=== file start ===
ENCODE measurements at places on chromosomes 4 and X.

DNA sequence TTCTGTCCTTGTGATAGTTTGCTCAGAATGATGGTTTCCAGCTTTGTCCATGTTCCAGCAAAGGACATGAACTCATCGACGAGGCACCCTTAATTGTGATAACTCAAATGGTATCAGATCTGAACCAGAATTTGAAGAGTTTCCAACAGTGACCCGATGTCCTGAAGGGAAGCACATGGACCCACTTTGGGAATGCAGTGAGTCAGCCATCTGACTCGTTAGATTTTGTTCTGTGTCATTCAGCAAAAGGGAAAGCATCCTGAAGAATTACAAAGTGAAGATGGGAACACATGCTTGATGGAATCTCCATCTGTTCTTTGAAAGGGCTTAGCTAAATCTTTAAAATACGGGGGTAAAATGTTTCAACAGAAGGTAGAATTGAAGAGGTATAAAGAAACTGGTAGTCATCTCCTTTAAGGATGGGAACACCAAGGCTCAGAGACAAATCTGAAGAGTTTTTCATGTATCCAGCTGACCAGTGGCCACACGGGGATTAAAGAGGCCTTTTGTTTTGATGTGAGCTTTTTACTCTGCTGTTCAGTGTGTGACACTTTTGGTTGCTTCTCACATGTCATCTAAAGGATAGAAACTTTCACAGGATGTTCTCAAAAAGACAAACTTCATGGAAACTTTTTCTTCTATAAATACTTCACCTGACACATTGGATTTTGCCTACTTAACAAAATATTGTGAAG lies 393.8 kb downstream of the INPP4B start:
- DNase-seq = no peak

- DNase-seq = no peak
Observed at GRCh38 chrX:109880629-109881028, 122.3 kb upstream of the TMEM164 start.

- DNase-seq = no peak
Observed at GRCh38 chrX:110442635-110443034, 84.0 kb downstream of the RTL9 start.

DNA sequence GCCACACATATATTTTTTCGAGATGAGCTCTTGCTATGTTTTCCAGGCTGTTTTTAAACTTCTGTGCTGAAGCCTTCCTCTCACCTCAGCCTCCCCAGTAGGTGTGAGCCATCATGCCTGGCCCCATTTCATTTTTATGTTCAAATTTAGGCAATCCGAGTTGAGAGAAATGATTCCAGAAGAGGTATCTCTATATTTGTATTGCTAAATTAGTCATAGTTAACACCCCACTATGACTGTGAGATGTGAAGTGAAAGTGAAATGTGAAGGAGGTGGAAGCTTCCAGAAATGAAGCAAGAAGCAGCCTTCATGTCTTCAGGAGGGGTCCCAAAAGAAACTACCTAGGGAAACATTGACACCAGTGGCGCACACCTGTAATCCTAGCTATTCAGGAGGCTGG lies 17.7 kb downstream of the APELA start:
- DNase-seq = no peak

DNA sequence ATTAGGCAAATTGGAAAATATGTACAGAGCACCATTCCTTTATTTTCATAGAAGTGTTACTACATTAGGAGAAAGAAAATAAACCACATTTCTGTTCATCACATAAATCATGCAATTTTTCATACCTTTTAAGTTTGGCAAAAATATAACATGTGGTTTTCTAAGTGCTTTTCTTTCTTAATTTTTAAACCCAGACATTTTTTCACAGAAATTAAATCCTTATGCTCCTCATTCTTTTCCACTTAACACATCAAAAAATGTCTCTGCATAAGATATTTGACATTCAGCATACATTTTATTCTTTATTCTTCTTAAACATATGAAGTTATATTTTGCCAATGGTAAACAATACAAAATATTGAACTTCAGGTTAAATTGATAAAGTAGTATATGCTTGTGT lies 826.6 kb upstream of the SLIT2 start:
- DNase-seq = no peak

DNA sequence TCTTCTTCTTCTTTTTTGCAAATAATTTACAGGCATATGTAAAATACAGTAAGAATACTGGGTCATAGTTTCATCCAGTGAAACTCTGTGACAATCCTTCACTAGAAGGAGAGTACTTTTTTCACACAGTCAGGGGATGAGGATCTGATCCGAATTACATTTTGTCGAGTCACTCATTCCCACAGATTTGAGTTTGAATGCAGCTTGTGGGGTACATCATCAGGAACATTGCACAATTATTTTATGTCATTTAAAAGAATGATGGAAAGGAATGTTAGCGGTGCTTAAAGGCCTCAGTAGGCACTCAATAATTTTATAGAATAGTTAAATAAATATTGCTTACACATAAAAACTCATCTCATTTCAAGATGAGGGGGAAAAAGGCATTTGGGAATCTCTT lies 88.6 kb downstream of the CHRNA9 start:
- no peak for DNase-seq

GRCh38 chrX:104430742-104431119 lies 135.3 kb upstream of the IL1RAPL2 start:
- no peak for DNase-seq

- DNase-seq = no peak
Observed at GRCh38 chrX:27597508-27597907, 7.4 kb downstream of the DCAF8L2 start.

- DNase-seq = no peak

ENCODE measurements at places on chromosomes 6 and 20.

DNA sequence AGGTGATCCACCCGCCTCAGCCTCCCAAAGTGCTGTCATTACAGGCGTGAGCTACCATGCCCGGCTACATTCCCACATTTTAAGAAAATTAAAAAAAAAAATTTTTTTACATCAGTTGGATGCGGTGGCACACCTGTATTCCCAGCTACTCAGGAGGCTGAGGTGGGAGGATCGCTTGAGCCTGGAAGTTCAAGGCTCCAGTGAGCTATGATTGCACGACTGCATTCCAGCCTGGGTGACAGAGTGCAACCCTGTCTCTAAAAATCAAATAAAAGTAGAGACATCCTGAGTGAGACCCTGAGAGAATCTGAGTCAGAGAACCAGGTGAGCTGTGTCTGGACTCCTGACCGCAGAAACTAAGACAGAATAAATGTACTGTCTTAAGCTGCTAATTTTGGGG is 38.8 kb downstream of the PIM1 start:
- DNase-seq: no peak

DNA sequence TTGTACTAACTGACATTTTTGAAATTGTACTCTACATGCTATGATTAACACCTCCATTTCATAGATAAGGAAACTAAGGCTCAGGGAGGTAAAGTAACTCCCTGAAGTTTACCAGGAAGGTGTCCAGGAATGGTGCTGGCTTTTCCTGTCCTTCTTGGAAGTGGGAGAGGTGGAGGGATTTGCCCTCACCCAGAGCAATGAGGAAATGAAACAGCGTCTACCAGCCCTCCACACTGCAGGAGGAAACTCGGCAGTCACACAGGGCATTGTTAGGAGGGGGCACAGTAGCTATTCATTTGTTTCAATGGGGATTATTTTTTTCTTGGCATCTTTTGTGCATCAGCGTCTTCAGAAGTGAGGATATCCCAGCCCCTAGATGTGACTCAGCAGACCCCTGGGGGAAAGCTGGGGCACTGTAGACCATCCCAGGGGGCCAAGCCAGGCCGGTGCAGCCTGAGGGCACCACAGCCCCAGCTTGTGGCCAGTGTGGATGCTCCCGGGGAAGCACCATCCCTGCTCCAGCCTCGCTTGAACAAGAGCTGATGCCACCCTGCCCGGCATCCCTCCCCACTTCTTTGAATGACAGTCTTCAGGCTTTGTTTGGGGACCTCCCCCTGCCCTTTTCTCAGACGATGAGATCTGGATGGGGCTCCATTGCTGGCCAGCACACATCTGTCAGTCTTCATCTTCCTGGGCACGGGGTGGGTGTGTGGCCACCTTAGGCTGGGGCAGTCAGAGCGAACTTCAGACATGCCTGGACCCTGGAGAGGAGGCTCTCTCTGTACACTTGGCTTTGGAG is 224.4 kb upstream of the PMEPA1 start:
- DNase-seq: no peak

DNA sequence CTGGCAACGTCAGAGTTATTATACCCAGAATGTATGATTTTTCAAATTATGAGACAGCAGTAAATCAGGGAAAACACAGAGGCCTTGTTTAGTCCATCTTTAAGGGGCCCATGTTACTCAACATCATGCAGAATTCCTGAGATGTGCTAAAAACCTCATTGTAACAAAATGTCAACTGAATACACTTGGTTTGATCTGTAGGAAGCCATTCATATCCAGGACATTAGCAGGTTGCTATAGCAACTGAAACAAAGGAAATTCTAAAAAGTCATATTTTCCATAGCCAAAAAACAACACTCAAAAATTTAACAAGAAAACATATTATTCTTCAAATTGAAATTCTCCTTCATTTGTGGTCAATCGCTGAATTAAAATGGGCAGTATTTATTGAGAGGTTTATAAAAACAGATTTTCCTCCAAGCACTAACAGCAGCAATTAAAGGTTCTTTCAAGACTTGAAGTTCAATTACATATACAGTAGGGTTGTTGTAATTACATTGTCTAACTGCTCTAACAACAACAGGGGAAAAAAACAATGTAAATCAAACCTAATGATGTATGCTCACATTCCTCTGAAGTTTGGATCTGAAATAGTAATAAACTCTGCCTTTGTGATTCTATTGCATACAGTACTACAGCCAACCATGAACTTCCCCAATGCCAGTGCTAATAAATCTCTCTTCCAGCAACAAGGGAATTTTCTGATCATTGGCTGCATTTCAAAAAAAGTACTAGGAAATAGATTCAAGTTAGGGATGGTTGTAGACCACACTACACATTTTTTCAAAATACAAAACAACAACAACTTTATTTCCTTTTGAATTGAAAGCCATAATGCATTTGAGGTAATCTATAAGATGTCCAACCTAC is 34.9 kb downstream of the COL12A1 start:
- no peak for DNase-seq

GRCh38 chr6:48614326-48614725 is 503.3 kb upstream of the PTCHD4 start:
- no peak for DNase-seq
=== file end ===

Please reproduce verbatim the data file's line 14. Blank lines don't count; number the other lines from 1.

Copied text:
GRCh38 chrX:104430742-104431119 lies 135.3 kb upstream of the IL1RAPL2 start: